If your engineering team is looking for fresh, creative ideas, you may need to look no further than your customers.
"It's never a mistake to train engineers in creativity," noted George Land, author of Grow or Die, during an interview with Design News at the Electronic Components Industry Association (ECIA) conference in Chicago. "But you have to train the customers in creativity, too. You have to make them part of the process. You have to let them be able to dream."
Land, founder of FarSight Group and consultant to hundreds of corporations, said that customers can provide a wealth of innovation and creativity if they are trained properly. If they are stimulated to "get as wild and dreamy as possible," they can provide a vision of future products that might not otherwise be available, he said.
"In a typical customer interview, they'll tell you what they think you want to hear," Land said. "But you have to give them permission to say, 'This is what I would really like.' "
Land cited examples of projects with auto industry clients in which as many as six customer groups, each numbering about 20 people, were encouraged to dream up product features. Using a process called "deep needs analysis," the customers were then led through a "forced choice" process to determine which of the features were most important to them. In those processes, Land said, the key is to empower the customers to reach a clear set of conclusions.
"The idea is to get the customer to open up and dream on their own," Land said. "You don't want someone saying, 'Here is what I think the customers want.' You want the customers to do their own analysis."
Land cited three rules of thumb for engineering teams that want to boost their innovation and creativity.
1. Identify a need. Engineering teams need to make sure they apply their innovation to problems that customers find compelling, even if the solution to those problems may seem like a fantasy. "Once you know what the need is, you can put all your innovation assets up against it," Land said.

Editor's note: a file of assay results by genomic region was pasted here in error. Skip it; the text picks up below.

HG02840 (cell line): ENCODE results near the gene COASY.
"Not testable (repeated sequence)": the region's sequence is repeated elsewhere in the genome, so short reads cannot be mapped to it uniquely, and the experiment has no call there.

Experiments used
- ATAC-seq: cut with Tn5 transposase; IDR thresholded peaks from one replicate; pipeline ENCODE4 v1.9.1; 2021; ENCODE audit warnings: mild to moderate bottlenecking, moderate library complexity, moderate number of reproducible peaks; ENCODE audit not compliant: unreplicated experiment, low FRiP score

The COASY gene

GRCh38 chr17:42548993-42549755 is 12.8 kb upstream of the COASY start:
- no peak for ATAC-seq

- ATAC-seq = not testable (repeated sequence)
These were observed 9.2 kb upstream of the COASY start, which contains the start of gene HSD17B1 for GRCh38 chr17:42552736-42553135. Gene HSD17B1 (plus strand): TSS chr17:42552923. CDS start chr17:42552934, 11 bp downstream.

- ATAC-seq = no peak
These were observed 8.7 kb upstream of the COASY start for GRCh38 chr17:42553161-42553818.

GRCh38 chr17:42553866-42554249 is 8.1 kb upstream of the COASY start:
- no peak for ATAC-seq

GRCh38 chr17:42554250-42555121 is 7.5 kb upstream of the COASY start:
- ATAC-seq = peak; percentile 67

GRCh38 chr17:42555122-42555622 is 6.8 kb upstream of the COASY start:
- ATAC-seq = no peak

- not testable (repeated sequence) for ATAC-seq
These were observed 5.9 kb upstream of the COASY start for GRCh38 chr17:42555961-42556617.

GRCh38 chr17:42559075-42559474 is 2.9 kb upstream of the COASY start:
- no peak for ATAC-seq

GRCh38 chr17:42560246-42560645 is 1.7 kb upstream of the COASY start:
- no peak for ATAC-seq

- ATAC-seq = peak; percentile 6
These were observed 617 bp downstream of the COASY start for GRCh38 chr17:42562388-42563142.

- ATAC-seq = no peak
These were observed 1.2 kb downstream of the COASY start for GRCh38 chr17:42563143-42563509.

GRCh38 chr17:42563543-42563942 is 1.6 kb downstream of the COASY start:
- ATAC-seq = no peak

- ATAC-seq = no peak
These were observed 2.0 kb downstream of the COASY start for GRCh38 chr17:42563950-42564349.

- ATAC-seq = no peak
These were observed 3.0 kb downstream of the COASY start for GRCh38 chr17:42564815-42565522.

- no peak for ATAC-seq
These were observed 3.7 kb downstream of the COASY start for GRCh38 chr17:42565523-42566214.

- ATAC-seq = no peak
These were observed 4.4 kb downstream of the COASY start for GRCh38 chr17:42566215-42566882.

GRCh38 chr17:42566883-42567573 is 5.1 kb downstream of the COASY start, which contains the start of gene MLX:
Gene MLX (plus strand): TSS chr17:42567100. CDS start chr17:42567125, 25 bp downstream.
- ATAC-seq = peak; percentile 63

2. Create multi-disciplinary teams. Even if you don't like "the suits" in the finance and marketing departments, you will need their input for innovation, Land said. Innovation teams must include the front office, as well the industrial designers, manufacturing people, distributors, customers, and assembly line workers. "The problem is that we all build a bunch of assumptions that lock us into a way of thinking," he said. "Getting out of that requires people who don't know anything about the problem and who can bring new viewpoints."
3. Develop strong criteria for choosing the innovations. All projects have criteria that teams can't control. Internally, a proposed idea may not match a company's manufacturing expertise or its sales capabilities. Externally, it may not be consistent with government or industry regulations. Innovation teams must look at the pros and cons of such criteria and ask: Why should we build this product? Why shouldn't we? "One of the most important places to do your creative thinking is around the criteria," Land said. "Often people don't do that. Then, later on, they end up running into problems they could have foreseen."